may, 2006

Tue, 2 May 2006 10:31:08 -0700

On an even later shuttle than I planned to be -- traffic on the 101 (whose article I've sometimes started prepending in the SoCal style) plus a longer morning routine than usual, will mean I only get to work in time for lunch. Eh, there are worse fates. My hair this morning, as I walked uphill on 24th to catch the J, fluffed out behind me; now down to my shoulderblades, it had doubled in volume overnight to the point where I looked like I'd not merely gone out for a post-work drink, but also ridden a motorcycle to the bar with no helmet.

The indecision of the past couple of weeks seems to be largely settled, at least within my own head, and that of the project manager to whose team it seems I'm transferring. Despite the fact that I've hit my stride as an engineer on my current project, that I know what I'm doing with Python, that I exist comfortably within our team dynamic, it seems unwise to not jump at this opportunity that Ojan is carroting in front of me. Counter to my predictions, there's also a surprising amount of support within my current team for my breaking ranks. I've had to remind myself, as I've been pondering this, that I'm not leaving the company (whose now five cafés feed me exquisitely well; the peers and lectures at which make up for any grad school experience I would want now), nor my belovčd San Francisco, in which the monsoon season seems to have finally ended, exposing a peninsula of bright, sunlit hills and fantastically steep streets -- rather, that I'm just moving offices. Would be just moving offices (I have yet to give my official word; that, and the tail end of the related administrativa is yet uncertain).

This all seems good, albeit scary. But pushing my comfort zone is, after all, more or less what I moved out to California to do. At a pre-Burning Man meeting at Tessa's sunny apartment on Sunday, I ended up tasked with figuring out how to use my huge orange Dutch oven to feed a camp of indeterminate size with something resembling proper nutrition; I begin to have visions of the playa that I know will also push me out of my comfortable box.

Summer looks like it's here, then. Out of the woods on these questions (one more or less answered over a glass of whiskey; the other after it); new-painted toenails (the new polish for which, and a tofu ranchero burrito, made my afternoon on Sunday) to reflect the sun back up at me through my sandals; hopefully even this minor cold I've been fighting for upwards of a week will be shaken loose with a few days of basking on the patio at lunch, or after TGIF like last Friday, with Irish coworkers and a few bottles of mead as the sun set behind the glass archway connecting buildings 40 and 43. Or maybe it's just that the decision-making month of April is over, the continual showers of which have brought forth the traditional bouquet -- poppies; yellow weeds in the field on Charleston; jasmine & wisteria on Church St.; orange tulips on my table -- of May.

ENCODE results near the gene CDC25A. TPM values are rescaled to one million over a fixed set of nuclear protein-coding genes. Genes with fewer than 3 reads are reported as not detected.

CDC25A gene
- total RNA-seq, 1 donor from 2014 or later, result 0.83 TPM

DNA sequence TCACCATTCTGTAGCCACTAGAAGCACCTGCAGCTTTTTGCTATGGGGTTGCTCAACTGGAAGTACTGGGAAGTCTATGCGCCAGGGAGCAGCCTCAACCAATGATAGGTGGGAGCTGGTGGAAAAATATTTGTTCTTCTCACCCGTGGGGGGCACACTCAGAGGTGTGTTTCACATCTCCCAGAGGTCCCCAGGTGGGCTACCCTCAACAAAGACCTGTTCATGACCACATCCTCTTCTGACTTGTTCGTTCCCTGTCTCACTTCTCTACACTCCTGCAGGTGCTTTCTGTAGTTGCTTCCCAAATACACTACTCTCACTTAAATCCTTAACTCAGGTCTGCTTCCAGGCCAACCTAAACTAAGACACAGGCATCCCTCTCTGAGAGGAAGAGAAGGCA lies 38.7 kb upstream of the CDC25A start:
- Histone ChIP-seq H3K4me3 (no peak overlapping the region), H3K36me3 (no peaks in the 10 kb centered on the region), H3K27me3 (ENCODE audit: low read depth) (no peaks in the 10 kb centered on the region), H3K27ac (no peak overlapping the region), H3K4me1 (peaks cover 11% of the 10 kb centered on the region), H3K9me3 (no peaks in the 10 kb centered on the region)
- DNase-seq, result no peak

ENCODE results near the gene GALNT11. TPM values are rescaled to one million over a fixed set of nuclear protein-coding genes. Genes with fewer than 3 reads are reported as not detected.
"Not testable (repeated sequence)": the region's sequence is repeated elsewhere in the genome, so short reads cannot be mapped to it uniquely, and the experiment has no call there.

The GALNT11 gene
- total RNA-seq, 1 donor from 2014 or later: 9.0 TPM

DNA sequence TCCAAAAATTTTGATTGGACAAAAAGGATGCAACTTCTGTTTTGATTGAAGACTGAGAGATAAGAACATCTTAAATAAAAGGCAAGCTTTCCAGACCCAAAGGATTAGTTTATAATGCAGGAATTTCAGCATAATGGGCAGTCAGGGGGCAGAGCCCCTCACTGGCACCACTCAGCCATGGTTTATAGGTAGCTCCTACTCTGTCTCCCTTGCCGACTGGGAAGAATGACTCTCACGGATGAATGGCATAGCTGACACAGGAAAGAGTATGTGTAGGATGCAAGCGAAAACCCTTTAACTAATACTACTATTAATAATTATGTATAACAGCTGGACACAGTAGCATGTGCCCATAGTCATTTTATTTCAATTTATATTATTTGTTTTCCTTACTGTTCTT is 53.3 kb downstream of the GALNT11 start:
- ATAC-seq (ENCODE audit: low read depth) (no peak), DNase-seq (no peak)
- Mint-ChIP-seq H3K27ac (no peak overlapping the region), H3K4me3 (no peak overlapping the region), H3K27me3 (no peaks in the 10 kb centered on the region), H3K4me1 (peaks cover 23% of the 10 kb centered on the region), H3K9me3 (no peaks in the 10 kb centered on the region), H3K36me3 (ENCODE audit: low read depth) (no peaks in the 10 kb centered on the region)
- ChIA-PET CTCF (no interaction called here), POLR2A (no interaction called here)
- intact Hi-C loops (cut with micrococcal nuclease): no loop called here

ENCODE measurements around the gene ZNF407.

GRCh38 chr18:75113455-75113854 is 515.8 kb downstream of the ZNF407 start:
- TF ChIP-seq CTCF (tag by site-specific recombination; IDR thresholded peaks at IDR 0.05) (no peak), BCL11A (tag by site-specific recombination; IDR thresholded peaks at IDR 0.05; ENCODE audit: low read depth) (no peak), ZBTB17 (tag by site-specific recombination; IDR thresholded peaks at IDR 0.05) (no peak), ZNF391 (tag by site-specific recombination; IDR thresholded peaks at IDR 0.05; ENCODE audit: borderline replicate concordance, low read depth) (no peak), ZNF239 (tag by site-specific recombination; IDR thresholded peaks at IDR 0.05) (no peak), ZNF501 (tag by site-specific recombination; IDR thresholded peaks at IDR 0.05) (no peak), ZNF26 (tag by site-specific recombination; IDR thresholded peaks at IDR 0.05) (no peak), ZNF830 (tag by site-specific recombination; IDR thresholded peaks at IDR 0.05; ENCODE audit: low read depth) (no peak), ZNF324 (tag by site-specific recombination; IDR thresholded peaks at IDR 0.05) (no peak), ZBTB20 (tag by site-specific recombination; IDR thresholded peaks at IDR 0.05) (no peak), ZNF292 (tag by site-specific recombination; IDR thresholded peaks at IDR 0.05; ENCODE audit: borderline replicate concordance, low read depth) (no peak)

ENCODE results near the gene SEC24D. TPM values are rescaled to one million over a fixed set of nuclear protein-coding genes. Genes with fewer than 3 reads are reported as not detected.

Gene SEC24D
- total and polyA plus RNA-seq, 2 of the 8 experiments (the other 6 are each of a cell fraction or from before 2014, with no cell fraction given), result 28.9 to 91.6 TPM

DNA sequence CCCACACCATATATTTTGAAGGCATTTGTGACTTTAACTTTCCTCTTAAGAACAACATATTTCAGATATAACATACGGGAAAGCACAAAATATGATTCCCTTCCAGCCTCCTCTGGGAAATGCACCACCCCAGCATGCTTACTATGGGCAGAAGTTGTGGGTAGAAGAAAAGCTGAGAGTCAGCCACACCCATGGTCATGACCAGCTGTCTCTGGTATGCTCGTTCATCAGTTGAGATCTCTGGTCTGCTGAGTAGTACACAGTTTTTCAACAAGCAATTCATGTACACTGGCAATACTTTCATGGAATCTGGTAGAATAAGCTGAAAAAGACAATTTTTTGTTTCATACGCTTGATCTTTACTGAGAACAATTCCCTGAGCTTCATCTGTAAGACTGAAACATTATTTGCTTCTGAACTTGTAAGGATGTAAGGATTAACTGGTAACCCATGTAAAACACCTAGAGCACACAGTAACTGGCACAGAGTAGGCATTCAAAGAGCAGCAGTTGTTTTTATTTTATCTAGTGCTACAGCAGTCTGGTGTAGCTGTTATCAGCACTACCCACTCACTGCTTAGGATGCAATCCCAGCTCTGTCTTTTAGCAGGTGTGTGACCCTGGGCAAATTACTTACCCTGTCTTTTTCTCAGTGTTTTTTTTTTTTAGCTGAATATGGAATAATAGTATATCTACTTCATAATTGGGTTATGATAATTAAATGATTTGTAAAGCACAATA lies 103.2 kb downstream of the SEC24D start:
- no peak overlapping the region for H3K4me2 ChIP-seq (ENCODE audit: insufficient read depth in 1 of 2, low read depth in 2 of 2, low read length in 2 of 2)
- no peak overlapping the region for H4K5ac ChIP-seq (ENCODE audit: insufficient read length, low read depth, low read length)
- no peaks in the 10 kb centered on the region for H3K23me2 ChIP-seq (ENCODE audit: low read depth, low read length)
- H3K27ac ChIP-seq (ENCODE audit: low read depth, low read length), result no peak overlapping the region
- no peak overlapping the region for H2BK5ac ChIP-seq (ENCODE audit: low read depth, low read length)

Fri, 12 May 2006 09:31:17 -0700

Working from home yesterday morning, I luxuriously took a MUNI downtown to register for the mis-named AJAX conference (just call it a JavaScript conference, people!), registered, foraged for a piece of fruit amongst the non-vegan buffet fare, and home again for my own pot of tea at my green-tableclothed breakfast nook. Somehow, even between making bagel spread, painting my nails a neon chartreuse (and not getting too much on the silvery keys of the Powerbook), I accomplished more than I would have in a morning in Mountain View -- lack of distractions, perhaps.

Green seemed the theme of the daylight hours: some was furtively had before the JSON session (as on Tuesday night, when Tessa took pity on me, stressed out from the pressure of this now-official impending team switch and its concomitant expectations); my new nails (three talons on the right hand; the thumb on the left -- despite the delay in beginning the Bruch with Daisy and Erin, I still play my viola every now and then at work) looked like extra olives in my martini at the swank hotel lounge that afternoon. Post-session, Brian, Matt and I repaired to the couches of the downstairs lounge, led by a blurb on the hotel stationary that this Onyx was "home of San Francisco's perfectly chilled martini." And damned if it wasn't -- I haven't had a good one since DC (it's just not this town's drink the way it was that federal Disneyland's, which, ultimately, is fine by me). Liking the sound of my bombay-martini-straight-up-three-olives, Matt doubled the order. Conferences are genius -- as with the LISA conference that the CS and SCCS student sysadmins, present and past, honorary and legitimate, trolled through in 2002, the sessions were interesting, but half of the fun is that post-talk drink, that workday spent outside of the office.